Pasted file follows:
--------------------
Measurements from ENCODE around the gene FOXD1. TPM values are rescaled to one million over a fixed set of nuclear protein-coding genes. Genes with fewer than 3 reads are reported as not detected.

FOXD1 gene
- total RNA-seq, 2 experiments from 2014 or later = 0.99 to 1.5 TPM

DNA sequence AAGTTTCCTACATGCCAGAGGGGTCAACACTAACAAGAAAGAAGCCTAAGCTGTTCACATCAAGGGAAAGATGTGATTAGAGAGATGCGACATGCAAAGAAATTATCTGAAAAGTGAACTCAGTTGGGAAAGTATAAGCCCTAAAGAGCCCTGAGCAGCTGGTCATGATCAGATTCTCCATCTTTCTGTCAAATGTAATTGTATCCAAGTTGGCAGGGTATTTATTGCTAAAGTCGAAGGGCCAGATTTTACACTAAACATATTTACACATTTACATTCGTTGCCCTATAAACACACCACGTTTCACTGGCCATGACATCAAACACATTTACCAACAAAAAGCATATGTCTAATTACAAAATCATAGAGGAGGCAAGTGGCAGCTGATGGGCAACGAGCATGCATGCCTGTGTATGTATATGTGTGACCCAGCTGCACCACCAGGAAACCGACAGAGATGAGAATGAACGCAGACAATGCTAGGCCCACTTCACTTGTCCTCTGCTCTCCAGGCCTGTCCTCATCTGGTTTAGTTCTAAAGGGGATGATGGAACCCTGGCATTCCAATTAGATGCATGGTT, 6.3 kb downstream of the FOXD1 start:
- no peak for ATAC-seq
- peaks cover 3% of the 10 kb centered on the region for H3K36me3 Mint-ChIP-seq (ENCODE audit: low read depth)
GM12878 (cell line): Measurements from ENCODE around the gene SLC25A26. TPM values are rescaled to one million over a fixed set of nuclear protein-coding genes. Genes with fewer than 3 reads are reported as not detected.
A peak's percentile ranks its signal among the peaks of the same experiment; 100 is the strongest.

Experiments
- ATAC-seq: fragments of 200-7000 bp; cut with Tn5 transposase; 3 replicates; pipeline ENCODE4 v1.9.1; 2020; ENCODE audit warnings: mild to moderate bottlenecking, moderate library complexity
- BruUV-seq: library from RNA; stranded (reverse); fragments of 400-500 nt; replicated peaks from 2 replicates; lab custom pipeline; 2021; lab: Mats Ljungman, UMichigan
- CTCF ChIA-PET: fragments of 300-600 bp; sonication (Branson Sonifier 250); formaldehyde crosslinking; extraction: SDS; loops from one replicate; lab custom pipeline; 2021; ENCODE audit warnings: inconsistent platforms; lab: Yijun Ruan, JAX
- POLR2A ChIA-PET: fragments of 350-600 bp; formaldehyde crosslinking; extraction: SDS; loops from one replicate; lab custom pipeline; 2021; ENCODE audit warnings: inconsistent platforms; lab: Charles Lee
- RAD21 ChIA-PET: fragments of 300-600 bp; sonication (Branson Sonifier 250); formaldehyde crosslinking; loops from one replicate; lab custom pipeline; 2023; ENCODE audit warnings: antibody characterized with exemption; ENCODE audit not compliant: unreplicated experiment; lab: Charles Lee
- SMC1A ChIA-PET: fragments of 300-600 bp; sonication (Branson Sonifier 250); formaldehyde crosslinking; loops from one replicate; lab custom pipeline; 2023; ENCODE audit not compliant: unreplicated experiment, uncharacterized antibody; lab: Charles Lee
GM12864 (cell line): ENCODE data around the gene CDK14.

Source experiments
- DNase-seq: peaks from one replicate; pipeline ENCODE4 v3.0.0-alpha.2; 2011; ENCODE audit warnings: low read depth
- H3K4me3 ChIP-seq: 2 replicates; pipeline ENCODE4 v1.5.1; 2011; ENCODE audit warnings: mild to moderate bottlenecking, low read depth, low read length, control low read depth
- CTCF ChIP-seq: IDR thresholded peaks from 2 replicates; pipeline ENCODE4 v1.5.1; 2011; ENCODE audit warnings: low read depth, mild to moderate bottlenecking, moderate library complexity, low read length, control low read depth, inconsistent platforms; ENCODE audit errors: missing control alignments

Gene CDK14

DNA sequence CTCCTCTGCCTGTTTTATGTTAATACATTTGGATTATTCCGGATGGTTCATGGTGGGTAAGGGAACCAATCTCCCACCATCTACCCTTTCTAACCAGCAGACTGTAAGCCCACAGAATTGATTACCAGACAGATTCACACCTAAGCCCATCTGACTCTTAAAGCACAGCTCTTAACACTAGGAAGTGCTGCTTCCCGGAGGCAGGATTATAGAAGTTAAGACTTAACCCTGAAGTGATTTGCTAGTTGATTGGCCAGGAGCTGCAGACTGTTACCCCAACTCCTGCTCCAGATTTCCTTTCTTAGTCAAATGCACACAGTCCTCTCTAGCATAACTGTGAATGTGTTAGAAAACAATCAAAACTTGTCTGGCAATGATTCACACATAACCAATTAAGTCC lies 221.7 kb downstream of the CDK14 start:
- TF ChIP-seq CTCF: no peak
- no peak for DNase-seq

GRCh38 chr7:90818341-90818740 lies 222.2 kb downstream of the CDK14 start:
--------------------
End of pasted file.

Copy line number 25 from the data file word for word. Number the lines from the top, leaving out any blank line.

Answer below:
GRCh38 chr7:90818341-90818740 lies 222.2 kb downstream of the CDK14 start: